It’s becoming a broken record. Once more, a nasty mix of atmospheric ingredients are converging in parts of the Plains and Midwest, setting the stage for the latest round of violent severe weather late this afternoon and evening.
The National Weather Service’s Storm Prediction Center says there is a “moderate” risk for severe thunderstorms and perhaps large tornadoes in a zone that includes Oklahoma City, Norman, Okla. and Joplin, Miss:
SCATTERED STORMS WILL FORM ALONG A DRYLINE OVER PARTS OF CENTRAL OKLAHOMA BETWEEN 4 AND 7 PM. THESE STORMS WILL BECOME RAPIDLY SEVERE AND BE CAPABLE OF PRODUCING A FEW STRONG TO VIOLENT TORNADOES…SCATTERED VERY LARGE HAIL ABOVE BASEBALL SIZE AND ISOLATED SEVERE WIND GUSTS ABOVE 60 MPH.
A rare “particularly dangerous situation” tornado watch has been issued for a large chunk of central Oklahoma (through midnight central time) where violent storms are expected to erupt after 4 p.m. central time.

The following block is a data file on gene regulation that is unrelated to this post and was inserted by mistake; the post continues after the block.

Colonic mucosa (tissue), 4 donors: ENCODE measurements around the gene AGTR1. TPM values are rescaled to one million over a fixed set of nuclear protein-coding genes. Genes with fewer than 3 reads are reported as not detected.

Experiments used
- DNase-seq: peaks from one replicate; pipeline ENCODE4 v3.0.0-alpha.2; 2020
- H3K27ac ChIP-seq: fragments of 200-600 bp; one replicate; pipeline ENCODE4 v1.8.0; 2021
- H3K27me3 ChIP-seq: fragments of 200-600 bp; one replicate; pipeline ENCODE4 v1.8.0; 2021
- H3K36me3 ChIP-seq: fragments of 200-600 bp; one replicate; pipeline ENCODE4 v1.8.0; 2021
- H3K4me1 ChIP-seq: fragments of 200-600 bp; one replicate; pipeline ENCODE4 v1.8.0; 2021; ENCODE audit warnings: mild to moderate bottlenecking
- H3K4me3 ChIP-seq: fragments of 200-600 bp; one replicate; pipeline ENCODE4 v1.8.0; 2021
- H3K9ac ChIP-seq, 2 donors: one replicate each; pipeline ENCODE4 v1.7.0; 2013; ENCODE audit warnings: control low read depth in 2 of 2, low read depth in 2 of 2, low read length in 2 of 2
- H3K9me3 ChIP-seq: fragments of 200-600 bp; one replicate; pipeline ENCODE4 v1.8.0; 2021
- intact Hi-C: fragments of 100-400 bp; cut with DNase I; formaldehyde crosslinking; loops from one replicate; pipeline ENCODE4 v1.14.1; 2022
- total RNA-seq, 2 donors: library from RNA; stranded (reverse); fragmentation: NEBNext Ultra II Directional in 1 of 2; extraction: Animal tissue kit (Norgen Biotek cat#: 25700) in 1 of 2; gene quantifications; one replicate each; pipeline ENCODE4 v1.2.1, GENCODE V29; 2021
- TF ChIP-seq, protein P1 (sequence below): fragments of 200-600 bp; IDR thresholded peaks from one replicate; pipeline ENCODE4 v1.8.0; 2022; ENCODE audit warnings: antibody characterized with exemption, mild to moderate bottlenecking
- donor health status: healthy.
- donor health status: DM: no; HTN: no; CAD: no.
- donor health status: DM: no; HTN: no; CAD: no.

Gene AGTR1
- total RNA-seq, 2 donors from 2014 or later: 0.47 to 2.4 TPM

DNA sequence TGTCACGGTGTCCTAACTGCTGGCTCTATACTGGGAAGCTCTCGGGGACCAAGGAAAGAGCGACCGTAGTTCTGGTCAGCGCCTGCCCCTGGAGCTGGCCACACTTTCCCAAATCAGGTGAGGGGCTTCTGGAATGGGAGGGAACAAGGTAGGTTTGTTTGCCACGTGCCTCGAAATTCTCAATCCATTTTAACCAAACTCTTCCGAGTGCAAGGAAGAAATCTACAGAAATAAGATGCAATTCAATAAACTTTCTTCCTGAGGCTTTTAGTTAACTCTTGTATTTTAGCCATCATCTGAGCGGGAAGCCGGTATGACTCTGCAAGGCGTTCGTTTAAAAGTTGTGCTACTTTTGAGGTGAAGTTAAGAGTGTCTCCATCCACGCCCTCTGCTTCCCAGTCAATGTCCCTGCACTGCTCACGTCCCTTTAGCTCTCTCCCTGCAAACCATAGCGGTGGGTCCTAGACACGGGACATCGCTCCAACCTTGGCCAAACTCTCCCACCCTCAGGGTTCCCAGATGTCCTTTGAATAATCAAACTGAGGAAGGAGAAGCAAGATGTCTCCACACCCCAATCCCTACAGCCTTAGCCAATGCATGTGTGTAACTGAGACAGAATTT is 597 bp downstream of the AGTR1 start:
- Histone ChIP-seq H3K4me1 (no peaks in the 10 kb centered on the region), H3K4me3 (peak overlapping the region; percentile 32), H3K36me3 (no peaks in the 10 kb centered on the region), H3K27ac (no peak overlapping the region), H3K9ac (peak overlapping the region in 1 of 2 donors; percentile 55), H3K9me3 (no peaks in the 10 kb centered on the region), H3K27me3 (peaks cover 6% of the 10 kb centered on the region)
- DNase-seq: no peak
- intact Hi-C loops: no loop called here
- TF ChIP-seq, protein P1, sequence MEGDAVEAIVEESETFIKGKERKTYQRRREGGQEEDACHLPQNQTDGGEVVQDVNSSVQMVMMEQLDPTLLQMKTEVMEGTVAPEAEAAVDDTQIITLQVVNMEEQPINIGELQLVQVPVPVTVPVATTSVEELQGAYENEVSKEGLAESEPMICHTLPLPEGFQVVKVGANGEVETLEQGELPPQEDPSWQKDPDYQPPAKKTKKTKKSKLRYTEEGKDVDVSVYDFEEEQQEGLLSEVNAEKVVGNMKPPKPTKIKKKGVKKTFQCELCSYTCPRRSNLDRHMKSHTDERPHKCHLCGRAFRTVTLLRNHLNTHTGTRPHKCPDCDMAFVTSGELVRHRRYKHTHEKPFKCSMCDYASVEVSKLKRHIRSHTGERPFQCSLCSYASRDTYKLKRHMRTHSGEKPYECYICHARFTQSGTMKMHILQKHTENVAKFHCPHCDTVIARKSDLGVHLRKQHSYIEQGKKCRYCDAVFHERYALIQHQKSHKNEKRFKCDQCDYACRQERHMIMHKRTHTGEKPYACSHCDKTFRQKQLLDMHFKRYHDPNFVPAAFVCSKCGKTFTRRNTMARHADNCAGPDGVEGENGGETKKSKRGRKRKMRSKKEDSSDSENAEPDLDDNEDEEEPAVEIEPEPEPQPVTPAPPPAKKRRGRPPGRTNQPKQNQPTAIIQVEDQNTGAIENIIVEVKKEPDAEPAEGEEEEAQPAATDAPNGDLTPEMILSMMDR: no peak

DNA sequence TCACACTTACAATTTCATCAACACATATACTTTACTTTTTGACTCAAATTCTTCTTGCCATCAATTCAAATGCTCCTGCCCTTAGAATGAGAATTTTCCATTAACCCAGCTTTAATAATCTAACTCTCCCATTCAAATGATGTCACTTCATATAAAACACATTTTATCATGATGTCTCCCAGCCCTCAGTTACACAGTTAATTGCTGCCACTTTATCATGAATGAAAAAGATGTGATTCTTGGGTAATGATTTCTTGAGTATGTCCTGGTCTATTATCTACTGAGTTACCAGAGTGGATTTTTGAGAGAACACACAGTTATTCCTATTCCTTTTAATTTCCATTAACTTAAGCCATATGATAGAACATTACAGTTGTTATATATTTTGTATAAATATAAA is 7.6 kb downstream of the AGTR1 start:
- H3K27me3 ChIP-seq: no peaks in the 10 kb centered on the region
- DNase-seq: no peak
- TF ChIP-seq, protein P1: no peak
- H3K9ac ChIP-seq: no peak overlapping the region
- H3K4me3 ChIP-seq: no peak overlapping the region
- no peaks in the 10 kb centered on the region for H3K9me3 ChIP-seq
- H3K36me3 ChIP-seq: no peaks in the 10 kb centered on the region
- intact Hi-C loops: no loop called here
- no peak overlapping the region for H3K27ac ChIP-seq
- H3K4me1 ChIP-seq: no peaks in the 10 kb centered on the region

Surrounding this area of elevated severe thunderstorm risk, a larger area stretching from north Texas into southern Wisconsin and Michigan may also contend with dangerous storms, though the risk is somewhat less. This area includes Kansas City, Chicago, Milwaukee, and Detroit.
The National Weather Service forecast office in Norman, Okla., responsible for forecasts and warnings in central Oklahoma, has been sounding the alarm bell dispatching an onslaught of preparedness messages on Twitter.
— NWS Norman (@NWSNorman) May 31, 2013
Residents of the Plains are becoming ever accustomed to hearing this storm readiness advice. Remarkably, in nine of the last 14 days, SPC has posted moderate risk outlooks for severe weather in parts of the region spanning Texas through Nebraska – an unheard of frequency.
The reason for the repeated episodes of violent weather is a stagnant configuration of high altitudes winds or jet stream. In between a persistent dip in the jet stream over the Rockies and ridge in the jet stream over the East, a volatile transition zone has set up in the Plains – where multiple streams of air keep colliding.
The good news is that dip in the jet stream over the Rockies will lift out tomorrow, finally bringing a more tranquil weather pattern to the Plains.